From Chapter One
It is afternoon. We are playing soccer near the clothesline behind the main house. Jimmy, my brother, is eleven, and my sister, Ciru, is five and a half. I am the goalie.
I am seven years old, and I still do not know why everybody seems to know what they are doing and why they are doing it.
“You are not fat.” That’s what Mum says to me all the time. “You are plump.”
Ciru has the ball. She is small and thin and golden. She has sharp elbows, and a smile as clean as a pencil drawing. It cuts evenly into her cheeks. She runs toward Jimmy, who is tall and fit and dark.
She is the star of her class. It is 1978, and we are all in Lena Moi Primary School. Last term, Ciru was moved a year forward. Now she is in standard two, like me, in the class next door. Her first term in standard two, she beat everybody and topped the class. She is the youngest in her class. Everybody else is seven.
I stand still between the metal poles we use as a makeshift goalmouth watching Ciru and Jim play. Warm breath pushes down my nostrils past my mouth and divides my chin. I can see the pink shining flesh of my eyelids. Random sounds fall into my ears: cars, birds, black mamba bicycle bells, distant children, dogs, crows, and afternoon national radio music. Congo rumba. People outside our compound are talking, in languages I know the sounds of, but do not understand or speak, Luhya, Gikuyu.
My laugh is far away inside, like the morning car not starting when the key turns. In school, it is always Ciru number one, blue and red and yellow stars on every page. It is always Ciru in a white dress giving flowers to the guest of honor—Mr. Ben Methu—on Parents’ Day. If I am washing with her, we are splashing and laughing and fighting and soon we are in a fever of tears or giggles.
She twists past Jimmy, the ball ahead of her feet, heading for me. I am ready. I am sharp, and springy. I am waiting for the ball. Jimmy runs to intercept her; they tangle and pant. A few moments ago the sun was one single white beam. Now it has fallen into the trees. All over the garden there are a thousand tiny suns, poking through gaps, all of them spherical, all of them shooting thousands of beams. The beams fall onto branches and leaves and splinter into thousands of smaller perfect suns.
I laugh when Ciru laughs and I find myself inside her laugh, and we fall down holding each other. I can feel her laughter swelling, even before it comes out, and it swells in me too.
I know how to move with her patterns, and to move with Jimmy’s patterns. My patterns are always tripping on each other in public. They are only safe when I am alone, or when I am daydreaming.
Ciru laughs loud, her mouth wide and red. The sound jumps toward me, flapping sheets of sound, but I am lost. Arms and legs and ball are forgotten. The thousand suns are breathing. They inhale, dim and cool into the leaves, and I let myself breathe with them; then they puff light forward and exhale, warming my body. I am about to let myself soak inside this completely when I am captured by an idea.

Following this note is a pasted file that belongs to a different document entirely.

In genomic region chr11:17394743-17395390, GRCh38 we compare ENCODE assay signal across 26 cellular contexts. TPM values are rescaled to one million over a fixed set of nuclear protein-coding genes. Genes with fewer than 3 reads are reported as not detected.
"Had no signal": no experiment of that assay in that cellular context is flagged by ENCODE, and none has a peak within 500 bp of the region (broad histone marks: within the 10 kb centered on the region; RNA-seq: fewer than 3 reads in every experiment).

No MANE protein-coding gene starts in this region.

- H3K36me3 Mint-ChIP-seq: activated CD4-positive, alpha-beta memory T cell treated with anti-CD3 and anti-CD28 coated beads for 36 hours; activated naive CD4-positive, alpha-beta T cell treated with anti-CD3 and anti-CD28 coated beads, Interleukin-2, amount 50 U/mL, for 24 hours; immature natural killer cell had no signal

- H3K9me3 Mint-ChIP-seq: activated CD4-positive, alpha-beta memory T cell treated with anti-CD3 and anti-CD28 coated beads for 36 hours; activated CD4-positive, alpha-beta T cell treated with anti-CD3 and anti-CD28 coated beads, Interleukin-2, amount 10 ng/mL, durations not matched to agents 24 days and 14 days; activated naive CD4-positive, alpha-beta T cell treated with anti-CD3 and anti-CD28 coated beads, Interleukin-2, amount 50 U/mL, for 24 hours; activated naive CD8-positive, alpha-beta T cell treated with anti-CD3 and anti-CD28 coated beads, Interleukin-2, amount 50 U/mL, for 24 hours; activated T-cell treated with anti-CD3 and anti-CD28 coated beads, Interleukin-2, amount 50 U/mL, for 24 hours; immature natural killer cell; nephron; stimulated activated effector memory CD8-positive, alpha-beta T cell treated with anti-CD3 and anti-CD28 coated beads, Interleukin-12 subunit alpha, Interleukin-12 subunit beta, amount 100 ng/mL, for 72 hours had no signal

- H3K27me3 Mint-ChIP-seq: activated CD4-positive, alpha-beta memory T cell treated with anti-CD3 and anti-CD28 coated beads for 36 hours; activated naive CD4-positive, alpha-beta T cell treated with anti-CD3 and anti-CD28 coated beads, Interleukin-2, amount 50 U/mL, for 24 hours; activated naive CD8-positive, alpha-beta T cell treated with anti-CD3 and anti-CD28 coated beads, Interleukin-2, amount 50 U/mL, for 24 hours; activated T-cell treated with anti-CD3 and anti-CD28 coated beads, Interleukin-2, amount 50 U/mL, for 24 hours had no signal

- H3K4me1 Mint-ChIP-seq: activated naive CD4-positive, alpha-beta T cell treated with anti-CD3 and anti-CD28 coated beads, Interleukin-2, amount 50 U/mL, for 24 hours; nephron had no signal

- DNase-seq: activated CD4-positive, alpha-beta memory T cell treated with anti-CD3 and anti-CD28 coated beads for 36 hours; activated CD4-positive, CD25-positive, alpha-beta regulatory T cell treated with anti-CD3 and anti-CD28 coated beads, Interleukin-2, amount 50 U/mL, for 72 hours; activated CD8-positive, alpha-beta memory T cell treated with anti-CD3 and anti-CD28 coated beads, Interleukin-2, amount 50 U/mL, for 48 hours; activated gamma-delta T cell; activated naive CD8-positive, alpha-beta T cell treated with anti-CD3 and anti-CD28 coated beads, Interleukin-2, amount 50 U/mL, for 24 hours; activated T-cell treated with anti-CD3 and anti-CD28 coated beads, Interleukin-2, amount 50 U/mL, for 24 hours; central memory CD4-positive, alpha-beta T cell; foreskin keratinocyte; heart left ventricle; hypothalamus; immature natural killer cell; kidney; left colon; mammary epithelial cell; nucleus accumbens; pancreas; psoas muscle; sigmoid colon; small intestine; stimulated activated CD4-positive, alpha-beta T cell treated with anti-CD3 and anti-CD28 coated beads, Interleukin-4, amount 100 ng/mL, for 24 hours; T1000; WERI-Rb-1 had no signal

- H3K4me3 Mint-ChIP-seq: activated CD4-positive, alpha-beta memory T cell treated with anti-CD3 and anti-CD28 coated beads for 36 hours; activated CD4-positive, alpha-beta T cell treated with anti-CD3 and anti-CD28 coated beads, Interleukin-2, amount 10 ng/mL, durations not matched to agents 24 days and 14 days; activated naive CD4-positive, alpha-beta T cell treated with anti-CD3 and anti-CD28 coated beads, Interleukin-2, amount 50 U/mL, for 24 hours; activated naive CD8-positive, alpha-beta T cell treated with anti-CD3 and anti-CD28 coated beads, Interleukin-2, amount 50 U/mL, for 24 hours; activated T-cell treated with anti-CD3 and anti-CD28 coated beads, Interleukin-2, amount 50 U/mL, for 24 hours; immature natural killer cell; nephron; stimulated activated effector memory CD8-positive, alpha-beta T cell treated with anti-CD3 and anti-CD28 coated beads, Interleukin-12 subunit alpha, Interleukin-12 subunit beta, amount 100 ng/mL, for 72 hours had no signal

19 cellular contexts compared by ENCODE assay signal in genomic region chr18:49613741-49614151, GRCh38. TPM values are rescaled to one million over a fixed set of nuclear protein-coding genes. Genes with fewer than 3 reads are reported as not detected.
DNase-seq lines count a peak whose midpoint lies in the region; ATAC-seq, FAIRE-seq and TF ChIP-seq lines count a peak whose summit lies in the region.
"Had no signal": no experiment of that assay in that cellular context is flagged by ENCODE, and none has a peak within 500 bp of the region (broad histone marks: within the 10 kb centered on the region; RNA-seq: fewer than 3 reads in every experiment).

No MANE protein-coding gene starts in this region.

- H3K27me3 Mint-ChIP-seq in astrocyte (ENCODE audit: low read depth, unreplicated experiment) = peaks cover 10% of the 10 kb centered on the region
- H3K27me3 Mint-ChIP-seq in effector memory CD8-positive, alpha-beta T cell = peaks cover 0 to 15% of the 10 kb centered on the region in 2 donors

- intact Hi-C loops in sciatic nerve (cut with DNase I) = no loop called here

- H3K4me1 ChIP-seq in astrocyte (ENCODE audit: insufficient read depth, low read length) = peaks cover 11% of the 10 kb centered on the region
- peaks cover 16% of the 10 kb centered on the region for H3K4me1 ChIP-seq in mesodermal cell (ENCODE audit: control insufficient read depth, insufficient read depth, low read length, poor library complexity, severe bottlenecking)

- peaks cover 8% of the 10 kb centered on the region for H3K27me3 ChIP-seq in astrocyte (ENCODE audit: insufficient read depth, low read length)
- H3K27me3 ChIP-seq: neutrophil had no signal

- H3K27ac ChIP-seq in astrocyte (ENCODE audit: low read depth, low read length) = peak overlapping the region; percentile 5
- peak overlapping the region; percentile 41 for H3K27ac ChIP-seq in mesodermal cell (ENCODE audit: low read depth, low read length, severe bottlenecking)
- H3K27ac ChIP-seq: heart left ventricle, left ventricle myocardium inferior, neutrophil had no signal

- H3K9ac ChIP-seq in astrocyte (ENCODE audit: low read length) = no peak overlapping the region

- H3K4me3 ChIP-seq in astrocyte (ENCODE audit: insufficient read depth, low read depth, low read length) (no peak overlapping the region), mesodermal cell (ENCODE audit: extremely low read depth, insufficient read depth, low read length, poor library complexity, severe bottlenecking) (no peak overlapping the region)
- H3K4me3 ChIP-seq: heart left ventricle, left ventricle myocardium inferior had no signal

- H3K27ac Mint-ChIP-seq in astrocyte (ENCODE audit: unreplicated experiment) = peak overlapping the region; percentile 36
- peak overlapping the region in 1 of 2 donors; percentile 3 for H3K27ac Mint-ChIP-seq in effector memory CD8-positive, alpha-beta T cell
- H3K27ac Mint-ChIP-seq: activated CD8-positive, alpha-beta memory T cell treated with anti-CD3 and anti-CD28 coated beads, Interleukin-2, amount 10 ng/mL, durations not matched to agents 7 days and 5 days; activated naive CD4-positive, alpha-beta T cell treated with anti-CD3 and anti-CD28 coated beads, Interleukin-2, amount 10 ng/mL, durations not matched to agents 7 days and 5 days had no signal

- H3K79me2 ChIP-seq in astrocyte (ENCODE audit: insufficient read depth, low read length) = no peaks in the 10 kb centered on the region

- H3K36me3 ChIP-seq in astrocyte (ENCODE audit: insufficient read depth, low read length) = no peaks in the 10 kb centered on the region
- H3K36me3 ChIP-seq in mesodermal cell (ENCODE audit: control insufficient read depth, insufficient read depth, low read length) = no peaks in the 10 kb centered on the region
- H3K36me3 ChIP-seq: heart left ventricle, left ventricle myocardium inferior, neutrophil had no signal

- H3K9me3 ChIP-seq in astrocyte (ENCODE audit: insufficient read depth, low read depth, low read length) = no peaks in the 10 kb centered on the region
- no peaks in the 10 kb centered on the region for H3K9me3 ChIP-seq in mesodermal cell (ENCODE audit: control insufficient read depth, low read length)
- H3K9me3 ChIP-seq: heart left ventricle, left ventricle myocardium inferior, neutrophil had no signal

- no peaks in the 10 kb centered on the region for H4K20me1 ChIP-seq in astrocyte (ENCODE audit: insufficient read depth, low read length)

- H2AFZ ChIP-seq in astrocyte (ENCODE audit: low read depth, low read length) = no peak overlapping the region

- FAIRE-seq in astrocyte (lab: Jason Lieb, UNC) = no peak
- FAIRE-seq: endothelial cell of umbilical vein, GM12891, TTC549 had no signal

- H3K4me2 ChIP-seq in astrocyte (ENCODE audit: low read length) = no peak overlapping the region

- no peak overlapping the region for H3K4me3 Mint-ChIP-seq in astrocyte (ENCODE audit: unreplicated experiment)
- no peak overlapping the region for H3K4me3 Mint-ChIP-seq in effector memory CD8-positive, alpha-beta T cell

The sun does not break up into pieces.
It does not break up into disembodied parts when it falls into trees and things. Each piece of the sun is always a complete little sun.
I am coming back into my arms and legs and the goalmouth, ready to explain the thousand suns to Jimmy and Ciru. I am excited. They will believe me this time. It won’t seem stupid when I speak it, like it often does, and then they look at me, rolling their eyes and telling me that my marbles are lost. That I cansaythatagain. They are coming close. Jimmy is shouting. Before I fully return to myself, a hole in my ear rips open. The football hits the center of my face. I fall.
Goaaaaal. A thousand suns erupt with wet laughter; even the radio is laughing. I look up and see them both leaning over me, dripping sweat, arms akimbo.
Jimmy rolls his eyes and says, “You’ve lost your marbles.”
“I’m thirsty,” says Ciru. “Me too,” says Jim, and they run, and I want to stand and run with them. My face hurts. Juma, our dog, is licking my face. I lean into his stomach; my nose pushes into his fur. The sun is below the trees, the sky is clear, and I am no longer broken up and distributed. I scramble and jump to my feet. Juma whines, like a car winding down. I pump my feet forward, pulling my voice out and throwing it forward to grab hold of their Thirst Resolution.
“Hey!” I shrill. “Even me I am thirsty!”
They don’t hear me.
They are headed away from the kitchen, and I follow them into the long clumps of uncut grass at the top of the garden, Juma at my heels, as they weave in and out of Baba’s tractors, swerve to avoid dog shit, run through shade and fading sun, past little eruptions of termites in Kikuyu grass, and forgotten heaps of farm spare parts piled behind the hedge that separates the main house from the servants’ quarters. Then they turn, shouting hi to Zablon, the cook who is washing dishes outside in his white vest and blue trousers and Lifebuoy soap and charcoal smell. I shout hi too, now flowing well into their movements. They stop, then turn to our regular racetrack down the path from the servants’ quarters to the kitchen.
I find them there, Juma’s nose nudging Jim’s leg, and I watch them pour the cool liquid down their throats, from glasses, see it spill off the sides of their cheeks. Jimmy has learned to pull the whole glass of water down in one move. It streams down the pipe, marble-bubbles running down a soft translucent tube of sound, like a frog.
He slams his glass on the countertop, burps, and turns to look at me.
What is thirst? The word splits up into a hundred small suns. I lift my glass and look up. Ciru is looking at me, her glass already empty as she wipes her lips on her forearm.
Excerpt from One Day I Will Write About This Place by Binyavanga Wainaina. Copyright © 2011 by Binyavanga Wainaina. Reproduced with the permission of Graywolf Press, Minneapolis, Minnesota.